Minorities in JournalismBy Lolita Rhodes
"We wish to plead our own cause. Too long have others spoken for us...." -- from Freedom's Journal, the first black American newspaper, published by John Russworm. New York City, 1827.
John Russworm's observation may seem like yesterday's news. But for minority journalists, it is as timely now as when it was written in 1827.
"We need to be here to tell our story. We tell our story best," says Gregory Lewis, who covers the African American community for the San Francisco Examiner in California. "We need to be there in the meetings where decisions are made on how things are covered."
America prides itself on being a melting pot. But the distinct cultures and personalities of its people remain intact. Minorities in America may embrace American values, but they hold on to their own uniqueness. And minority journalists make sure that uniqueness, that perspective, is included in the media's coverage of minorities.
There are some 53,700 journalists in the United States, reports the American Society of Newspaper Editors. Of that number, 5,600 (a little over 10 percent) are minorities. A further breakdown reveals that 2,890 are African American, 1,587 are Hispanic, 983 are Asian, and 177 are American Indian.
The number of minority journalists has almost doubled since 1984, when they claimed only 2,900 positions in newsrooms, according to the National Association of Minority Media Executives. These journalists come from a variety of backgrounds. Some left the world of academics, others always knew they wanted to be journalists, and some, like Gregory Lewis, stumbled into journalism by accident.
Lewis, a North Carolina native, grew up reading five newspapers, and he was not satisfied with their coverage of black people. "My community was always obscured and distorted," says Lewis.
In the 1970s, when he was a student at Marshall College in West Virginia, Lewis had dreams of being a lawyer. But a story in the local newspaper about an organization he headed, Black United Students, changed his future.
The day the story appeared in the newspaper, a piece on black militants ran next to it. Lewis's picture, which was included with the story on Black United Students, looked instead as if it was part of the story on black militants. His group's agenda leaned toward urging the college to hire black professors, to make changes in the curriculum, and to make the campus a better place for black students.
Some members of the community responded angrily, and Lewis even received death threats. Although he thought the story on Black United Students was well-written, he questioned the newspaper's placement of it, and he met with the editor to express his displeasure. To his surprise, they talked freely and at length about all kinds of issues, including coverage of the black community. The editor even went so far as to offer Lewis a summer internship. But Lewis had other plans.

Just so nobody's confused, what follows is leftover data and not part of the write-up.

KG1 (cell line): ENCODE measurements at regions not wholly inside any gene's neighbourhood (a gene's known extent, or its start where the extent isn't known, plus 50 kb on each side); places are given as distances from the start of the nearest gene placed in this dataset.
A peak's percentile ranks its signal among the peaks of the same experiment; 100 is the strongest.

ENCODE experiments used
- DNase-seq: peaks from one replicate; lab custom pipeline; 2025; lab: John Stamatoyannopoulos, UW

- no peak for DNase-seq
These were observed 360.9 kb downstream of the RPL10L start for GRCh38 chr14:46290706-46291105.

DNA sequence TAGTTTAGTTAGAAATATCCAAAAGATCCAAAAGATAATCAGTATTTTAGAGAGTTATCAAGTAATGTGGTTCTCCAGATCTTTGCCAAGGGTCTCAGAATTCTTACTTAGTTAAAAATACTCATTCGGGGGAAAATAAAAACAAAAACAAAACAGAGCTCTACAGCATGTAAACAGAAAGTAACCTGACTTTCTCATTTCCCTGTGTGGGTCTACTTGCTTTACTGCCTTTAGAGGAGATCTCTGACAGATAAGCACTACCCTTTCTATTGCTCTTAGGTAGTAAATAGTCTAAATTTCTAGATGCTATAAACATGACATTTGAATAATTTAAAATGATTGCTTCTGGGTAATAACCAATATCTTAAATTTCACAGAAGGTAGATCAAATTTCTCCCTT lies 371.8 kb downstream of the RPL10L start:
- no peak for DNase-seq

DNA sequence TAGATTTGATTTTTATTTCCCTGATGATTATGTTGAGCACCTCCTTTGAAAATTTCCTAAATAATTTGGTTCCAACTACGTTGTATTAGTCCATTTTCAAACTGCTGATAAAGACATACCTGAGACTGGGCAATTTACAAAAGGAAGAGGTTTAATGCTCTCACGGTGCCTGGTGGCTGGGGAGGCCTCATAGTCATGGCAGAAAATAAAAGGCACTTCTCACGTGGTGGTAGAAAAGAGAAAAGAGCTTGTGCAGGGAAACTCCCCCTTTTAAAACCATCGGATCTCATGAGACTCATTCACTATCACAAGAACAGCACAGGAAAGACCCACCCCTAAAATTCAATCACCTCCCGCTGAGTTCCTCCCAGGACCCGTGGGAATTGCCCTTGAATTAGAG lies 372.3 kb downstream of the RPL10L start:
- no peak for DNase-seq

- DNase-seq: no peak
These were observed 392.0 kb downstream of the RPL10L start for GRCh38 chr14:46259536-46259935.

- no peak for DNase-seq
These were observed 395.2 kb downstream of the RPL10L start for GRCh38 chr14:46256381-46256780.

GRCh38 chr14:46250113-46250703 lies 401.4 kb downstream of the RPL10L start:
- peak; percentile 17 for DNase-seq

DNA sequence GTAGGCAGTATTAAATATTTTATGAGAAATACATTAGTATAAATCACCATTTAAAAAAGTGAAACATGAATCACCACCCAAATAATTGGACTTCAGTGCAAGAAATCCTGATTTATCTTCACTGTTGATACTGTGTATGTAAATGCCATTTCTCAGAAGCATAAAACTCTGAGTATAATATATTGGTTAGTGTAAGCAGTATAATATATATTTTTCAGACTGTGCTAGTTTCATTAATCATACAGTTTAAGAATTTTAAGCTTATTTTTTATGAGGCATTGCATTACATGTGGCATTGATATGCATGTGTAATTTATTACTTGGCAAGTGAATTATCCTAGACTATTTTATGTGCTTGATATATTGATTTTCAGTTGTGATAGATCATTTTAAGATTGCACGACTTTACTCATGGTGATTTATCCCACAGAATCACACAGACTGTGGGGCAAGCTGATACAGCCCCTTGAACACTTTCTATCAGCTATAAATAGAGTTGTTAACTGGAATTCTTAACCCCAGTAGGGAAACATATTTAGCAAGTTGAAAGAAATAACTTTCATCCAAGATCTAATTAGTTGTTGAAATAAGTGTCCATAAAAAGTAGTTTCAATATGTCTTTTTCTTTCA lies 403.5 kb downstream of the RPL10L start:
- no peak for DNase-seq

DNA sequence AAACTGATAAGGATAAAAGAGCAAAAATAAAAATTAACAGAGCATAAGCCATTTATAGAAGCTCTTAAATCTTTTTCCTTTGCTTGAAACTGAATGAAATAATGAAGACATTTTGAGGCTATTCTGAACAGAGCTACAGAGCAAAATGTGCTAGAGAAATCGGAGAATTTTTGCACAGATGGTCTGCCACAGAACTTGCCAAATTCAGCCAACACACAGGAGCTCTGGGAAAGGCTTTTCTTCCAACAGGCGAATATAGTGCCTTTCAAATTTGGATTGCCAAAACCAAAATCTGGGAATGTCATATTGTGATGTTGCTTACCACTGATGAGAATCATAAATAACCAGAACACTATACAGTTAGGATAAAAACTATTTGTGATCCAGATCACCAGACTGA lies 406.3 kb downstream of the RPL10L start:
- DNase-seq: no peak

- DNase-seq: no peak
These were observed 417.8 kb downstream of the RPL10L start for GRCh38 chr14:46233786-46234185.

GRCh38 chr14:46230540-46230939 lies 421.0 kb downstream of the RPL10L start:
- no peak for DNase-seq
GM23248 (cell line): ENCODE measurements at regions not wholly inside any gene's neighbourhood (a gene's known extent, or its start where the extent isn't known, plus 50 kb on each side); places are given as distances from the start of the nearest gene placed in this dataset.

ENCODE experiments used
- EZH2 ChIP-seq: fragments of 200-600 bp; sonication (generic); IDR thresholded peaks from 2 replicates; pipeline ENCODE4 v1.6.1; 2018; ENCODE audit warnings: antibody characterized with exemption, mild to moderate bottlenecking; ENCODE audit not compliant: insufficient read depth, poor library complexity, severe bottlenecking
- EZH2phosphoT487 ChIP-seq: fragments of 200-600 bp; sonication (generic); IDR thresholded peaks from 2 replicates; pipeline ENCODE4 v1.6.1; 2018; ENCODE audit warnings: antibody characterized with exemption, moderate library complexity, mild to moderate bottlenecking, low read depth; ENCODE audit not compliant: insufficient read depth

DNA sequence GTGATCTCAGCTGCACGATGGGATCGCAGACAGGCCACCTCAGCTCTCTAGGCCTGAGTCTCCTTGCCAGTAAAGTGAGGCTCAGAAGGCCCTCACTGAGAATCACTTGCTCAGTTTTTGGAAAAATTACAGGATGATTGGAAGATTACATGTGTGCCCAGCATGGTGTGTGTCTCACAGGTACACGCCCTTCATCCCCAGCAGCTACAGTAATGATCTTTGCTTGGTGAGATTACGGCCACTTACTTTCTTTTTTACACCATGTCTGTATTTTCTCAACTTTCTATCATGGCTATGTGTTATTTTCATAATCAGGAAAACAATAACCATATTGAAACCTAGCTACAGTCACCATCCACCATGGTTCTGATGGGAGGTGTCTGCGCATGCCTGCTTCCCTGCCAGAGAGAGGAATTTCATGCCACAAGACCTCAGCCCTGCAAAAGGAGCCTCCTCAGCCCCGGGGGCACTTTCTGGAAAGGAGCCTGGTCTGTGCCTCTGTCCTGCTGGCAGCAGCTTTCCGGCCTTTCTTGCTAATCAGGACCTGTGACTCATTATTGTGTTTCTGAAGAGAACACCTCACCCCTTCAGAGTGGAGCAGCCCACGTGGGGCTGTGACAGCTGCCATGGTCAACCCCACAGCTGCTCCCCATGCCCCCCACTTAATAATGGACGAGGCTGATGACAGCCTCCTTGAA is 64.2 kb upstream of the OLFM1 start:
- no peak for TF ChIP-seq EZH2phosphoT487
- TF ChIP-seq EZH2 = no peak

He later encountered another editor from the newspaper who again talked to him about working and set up an interview.
Ironically, the night before the interview, the building Lewis lived in burned. The next day he went to the interview and ended up being a source for the paper's story on the fire.
The reporter listened raptly and said: "If you can tell a story that well, you can write."
Lewis has been in journalism ever since, a craft he says he loves. Today, he still champions the rights and issues of African Americans, although he says he has mellowed with time.
"I'm more into teaching peace now," he says. Along with that, he tries to bring an awareness to the people who read his pieces. The revolution quietly continues on.
"I hope I bring a more realistic and accurate picture of what it's like to be black and live in the [San Francisco] Bay Area, to be black and live in California," says Lewis.
Often the role of the minority journalist is that of watchdog, making sure that stories about people of color are handled sensitively. Sometimes minority journalists serve as interpreters of their culture.
One black editor shared a story of how her white colleagues wanted to edit out some rap music slang in a story about rap because it was not clear to them. They totally missed the nuances of the phrases.
Lewis has had similar experiences. Once the word "griot" (which refers to an African storyteller, the keeper of knowledge in a village) was edited out of a story he wrote about African storytellers. His editors deleted the word because they were unfamiliar with it.
Diversity in the newsroom enables television stations and newspapers to be on the cutting edge, to report on trends while they are still happening. For example, Lewis, who is president of the Bay Area chapter of Black Journalists, wrote one of the early stories chronicling the rise in popularity of black activist Malcolm X and the accompanying Afrocentric paraphernalia. He remembers seeing children reading Malcolm X's autobiography, of seeing the medallions they wore, and saying, "This is a story." He was right.
Minority journalists also bring to the business their bicultural nature, which is much like that of many of the audience for whom they write.
"I am a journalist who happens to be Hispanic, but that means I have a great deal of responsibility in that I represent the Hispanic community," says Diane Alverio, a reporter for WFSB-TV in Hartford, Connecticut. She also serves as president of the National Association of Hispanic Journalists, which boasts some 2,000 members.
"I bring to this newsroom a very critical frame of reference. A different perspective, a different view of these communities," Alverio says. "I do educational stories. I really feel I have a deeper understanding of what the parents and children go through because I have lived through it. I come from the same background as them."
For Alverio and other Hispanic children, being Hispanic in Connecticut often meant speaking one language at home and another at school. It meant operating with different value systems in the two places. For example, the overnight camping trips that are common for white schoolchildren might not find approval in a Hispanic home.
About 20 percent of Connecticut's population is Hispanic, Alverio says. But newsrooms do not always reflect that. Alverio works constantly to bring about change. "I'm the unofficial 'equal employment opportunity' officer here," Alverio notes.
It is not simply that management is opposed to hiring more people of color, she says. "The intent is there, but it just does not happen."